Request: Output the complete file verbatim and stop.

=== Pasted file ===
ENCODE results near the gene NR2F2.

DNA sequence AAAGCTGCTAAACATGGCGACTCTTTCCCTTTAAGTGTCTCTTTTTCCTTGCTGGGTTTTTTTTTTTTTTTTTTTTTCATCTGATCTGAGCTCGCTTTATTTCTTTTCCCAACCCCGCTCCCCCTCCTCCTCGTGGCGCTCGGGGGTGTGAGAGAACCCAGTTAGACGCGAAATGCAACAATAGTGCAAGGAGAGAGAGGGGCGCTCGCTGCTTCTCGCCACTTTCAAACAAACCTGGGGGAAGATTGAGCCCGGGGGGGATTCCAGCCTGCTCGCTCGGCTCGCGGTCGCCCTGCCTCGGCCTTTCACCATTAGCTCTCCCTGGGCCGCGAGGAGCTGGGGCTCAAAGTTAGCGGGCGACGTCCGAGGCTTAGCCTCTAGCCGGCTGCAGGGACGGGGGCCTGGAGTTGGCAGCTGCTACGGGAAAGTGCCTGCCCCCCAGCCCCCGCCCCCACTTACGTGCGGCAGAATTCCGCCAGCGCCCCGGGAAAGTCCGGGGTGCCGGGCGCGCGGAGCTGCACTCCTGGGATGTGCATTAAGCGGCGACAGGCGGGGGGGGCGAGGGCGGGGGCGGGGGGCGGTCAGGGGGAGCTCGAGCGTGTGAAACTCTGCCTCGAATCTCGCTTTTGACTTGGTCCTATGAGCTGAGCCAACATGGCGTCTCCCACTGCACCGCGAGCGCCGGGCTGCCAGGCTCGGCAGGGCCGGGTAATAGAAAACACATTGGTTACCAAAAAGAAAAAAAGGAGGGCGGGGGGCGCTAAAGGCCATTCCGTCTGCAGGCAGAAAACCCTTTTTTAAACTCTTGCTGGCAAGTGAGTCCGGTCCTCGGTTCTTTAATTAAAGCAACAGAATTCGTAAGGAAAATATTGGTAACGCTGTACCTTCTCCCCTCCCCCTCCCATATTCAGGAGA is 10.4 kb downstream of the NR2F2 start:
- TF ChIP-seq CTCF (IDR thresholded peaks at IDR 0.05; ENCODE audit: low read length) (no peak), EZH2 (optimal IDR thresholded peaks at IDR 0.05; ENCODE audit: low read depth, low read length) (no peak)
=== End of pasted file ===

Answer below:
ENCODE results near the gene NR2F2.

DNA sequence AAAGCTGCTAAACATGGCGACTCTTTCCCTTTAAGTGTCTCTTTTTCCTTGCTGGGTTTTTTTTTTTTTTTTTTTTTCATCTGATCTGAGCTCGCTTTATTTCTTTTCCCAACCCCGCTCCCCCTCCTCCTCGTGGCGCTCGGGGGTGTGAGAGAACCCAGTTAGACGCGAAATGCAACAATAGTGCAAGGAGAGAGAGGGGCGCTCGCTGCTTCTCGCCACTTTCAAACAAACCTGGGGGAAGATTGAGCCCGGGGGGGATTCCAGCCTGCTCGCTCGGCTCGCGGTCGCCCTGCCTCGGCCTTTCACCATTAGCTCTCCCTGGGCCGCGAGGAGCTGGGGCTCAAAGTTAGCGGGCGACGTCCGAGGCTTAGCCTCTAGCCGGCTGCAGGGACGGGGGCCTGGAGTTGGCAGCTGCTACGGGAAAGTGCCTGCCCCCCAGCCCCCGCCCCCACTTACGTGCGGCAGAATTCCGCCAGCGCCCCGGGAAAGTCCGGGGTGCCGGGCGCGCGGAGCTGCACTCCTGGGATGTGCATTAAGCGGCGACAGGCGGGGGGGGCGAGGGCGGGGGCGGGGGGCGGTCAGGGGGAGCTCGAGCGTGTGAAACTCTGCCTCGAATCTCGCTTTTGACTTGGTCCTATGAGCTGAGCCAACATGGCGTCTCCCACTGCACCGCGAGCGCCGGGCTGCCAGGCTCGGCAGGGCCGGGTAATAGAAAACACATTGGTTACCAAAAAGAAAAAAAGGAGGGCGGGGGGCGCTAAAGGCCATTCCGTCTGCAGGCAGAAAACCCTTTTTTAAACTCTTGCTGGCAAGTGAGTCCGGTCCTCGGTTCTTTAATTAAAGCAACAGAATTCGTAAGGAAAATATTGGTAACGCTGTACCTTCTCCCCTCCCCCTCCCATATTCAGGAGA is 10.4 kb downstream of the NR2F2 start:
- TF ChIP-seq CTCF (IDR thresholded peaks at IDR 0.05; ENCODE audit: low read length) (no peak), EZH2 (optimal IDR thresholded peaks at IDR 0.05; ENCODE audit: low read depth, low read length) (no peak)